“If Manchester United score four goals at Old Trafford, who is not going to bid for the four balls?
“There were a lot of ideas like that and I often look back and think it must have been so very frustrating in the early days for these guys, looking at us little English folk from a northern town running what was, at the time, a small business.”
There are, as always, supporters with their noses too close to the mill who would strongly argue that football clubs are community assets rather than franchises as in the US, but in all fairness to the Glazers, United’s focus off the pitch had already begun shifting towards the balance sheets even before the Glazers had set foot on English soil.
Hatton further explains the club’s thinking from the time he joined in 1997.
“We were the first to go into the market to get some sense in numbers of what our fan base was,” he says. “The survey went to 23 markets – researchers, statistical samples – and we came up with 623 million fans. Our business plan and how we started to communicate with the analysts half-yearly was, ‘We will understand more about them: where they are, what they like, what they follow. We are going to enfranchise them and sell them stuff’. ‘Turning fans into customers’ was a line we created and the ethos of our business.
“The Glazer strategy was fundamentally different: it was all about selling an association with Manchester United. Their strategy was, ‘How finely can we slice this?’”
United, before the arrival of the Glazers, had been all the while trying to streamline their sponsors and not expand them, which are fundamentally divergent approaches.
“We had our main relationship with Vodafone and eight platinum partners,” says a former executive. “But we actually wanted to go in a more strategic, ‘fewer but bigger’ direction. Instead of having eight sponsors at £1.2 million a year, we’d have four at £5 million. But they (the Glazers) weren’t into any of that.”
Another director says: “It was just very different. It’s not right or wrong. The club, in terms of its marketing function, had been set up for relationship management. The whole aim was to make our sponsors feel they were getting a service that was second to none. So when the time came for renegotiation, they were ready to say, ‘We want to pay you more’.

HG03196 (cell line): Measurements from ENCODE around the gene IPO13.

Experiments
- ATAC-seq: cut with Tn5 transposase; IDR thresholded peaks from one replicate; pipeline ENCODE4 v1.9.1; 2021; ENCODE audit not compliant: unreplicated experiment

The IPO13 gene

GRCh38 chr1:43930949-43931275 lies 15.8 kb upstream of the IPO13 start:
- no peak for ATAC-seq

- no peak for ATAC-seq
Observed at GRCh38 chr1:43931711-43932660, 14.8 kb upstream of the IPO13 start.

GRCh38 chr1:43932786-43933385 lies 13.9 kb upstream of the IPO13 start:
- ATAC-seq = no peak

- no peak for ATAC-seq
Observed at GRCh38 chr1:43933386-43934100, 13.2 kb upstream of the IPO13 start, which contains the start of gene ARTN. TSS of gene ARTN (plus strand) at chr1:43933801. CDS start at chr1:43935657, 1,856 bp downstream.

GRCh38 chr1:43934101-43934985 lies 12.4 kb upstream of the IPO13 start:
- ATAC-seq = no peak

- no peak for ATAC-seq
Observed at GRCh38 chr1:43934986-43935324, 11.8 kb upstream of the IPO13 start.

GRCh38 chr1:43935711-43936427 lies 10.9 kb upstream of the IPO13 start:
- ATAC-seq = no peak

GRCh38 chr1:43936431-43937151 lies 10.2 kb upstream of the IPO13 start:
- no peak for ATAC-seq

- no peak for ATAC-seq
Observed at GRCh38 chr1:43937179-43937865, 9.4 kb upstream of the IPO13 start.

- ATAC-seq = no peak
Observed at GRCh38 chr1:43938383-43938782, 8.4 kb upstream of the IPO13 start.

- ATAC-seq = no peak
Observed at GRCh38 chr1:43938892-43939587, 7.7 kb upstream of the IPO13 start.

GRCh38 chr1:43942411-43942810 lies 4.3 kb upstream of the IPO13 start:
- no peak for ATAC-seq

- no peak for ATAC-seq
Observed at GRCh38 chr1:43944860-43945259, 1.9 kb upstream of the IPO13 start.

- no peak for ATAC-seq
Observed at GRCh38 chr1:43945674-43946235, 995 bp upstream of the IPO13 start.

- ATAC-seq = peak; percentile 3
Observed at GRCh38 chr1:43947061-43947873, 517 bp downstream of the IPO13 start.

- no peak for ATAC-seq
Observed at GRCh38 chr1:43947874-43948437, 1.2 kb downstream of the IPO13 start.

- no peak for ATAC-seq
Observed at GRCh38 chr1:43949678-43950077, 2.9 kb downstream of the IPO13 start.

“But that was a very different philosophy to the Glazers. They came with a view which was, ‘There are hundreds of companies in the world you’ve never heard of, all of which would be prepared to pay 10 times more than your current sponsors, so we are not really in the market to cultivate. We are looking to take the best offer on the table’.”
In those early days, Woodward and Arnold worked together on these sales deals in a small office in Mayfair. Having known Woodward for many years, Arnold was cognizant that the former’s suitability for the role quickly became apparent.
“He won’t leave the room until he gets the answer he wants,” says a source.
That mentality soon spread to his staff, and one worker even followed the executive of a potential sponsor on a family holiday to Bali to get the contract signed. It is this gung-ho, bite-the-bullet mentality that has characterized Woodward all this while.
Which is probably one of the main reasons justifying the Glazers’ faith in their executive vice-president, who happens to command the highest salary at the executive management level in the English premier League.
Even in those early days, Joel, Avie, and Bryan were already notorious for closely monitoring progress with their attention on details, leaving Gill to immerse himself in the football side of things. The brothers then committed to a bigger space housing 40 to 50 employees in Pall Mall at an annual rent of £5 million. The entire marketing budget was pegged at £600,000.
“Sanctioning that was a ballsy move. It was probably the biggest sponsorship salesforce in London,” says an insider.
Another adds: “It was a much more structured approach. They would maybe look at 100 countries in the world, take the top 200 companies in each, do research on them, and then approach them.”
United’s London headquarters were then expanded again to Green Park, while a Hong Kong office was opened to cater for Far East customers. Suffice it to say that this is a commercial approach that has also been adopted by the likes of Liverpool and Manchester City.
Industry sources are bubbly over talks of a new shirt sponsor currently “advancing very well” despite the pandemic. The club is able to remain attractive thanks to what the club’s investor website refers to as United’s 1.1 billion “followers”.
Interestingly, despite their burgeoning worldwide supporter base, United’s commercial revenues have flat-lined for the last four years and the club have already begun moving away from the regional partners model to focus on global sponsorships.
“They have paid a lot less attention to client relationships than we did, which could come back to bite them,” says a former executive.
“For a long time, their pitch was pretty simple: ‘Manchester United is the greatest football club in the world, why wouldn’t you want to be associated with that?’ But every year they go without success on the pitch, that will become a bit harder.”
Among other things that have been rammed down their throats, the Glazers have also long been accused of indifference towards silverware as long as the profits continue to stream in.
“Do they really want to win? I don’t know,” says a former colleague. “They wear the Super Bowl rings they won with the Tampa Bay Buccaneers. But they haven’t looked like winning since, so perhaps once was enough.”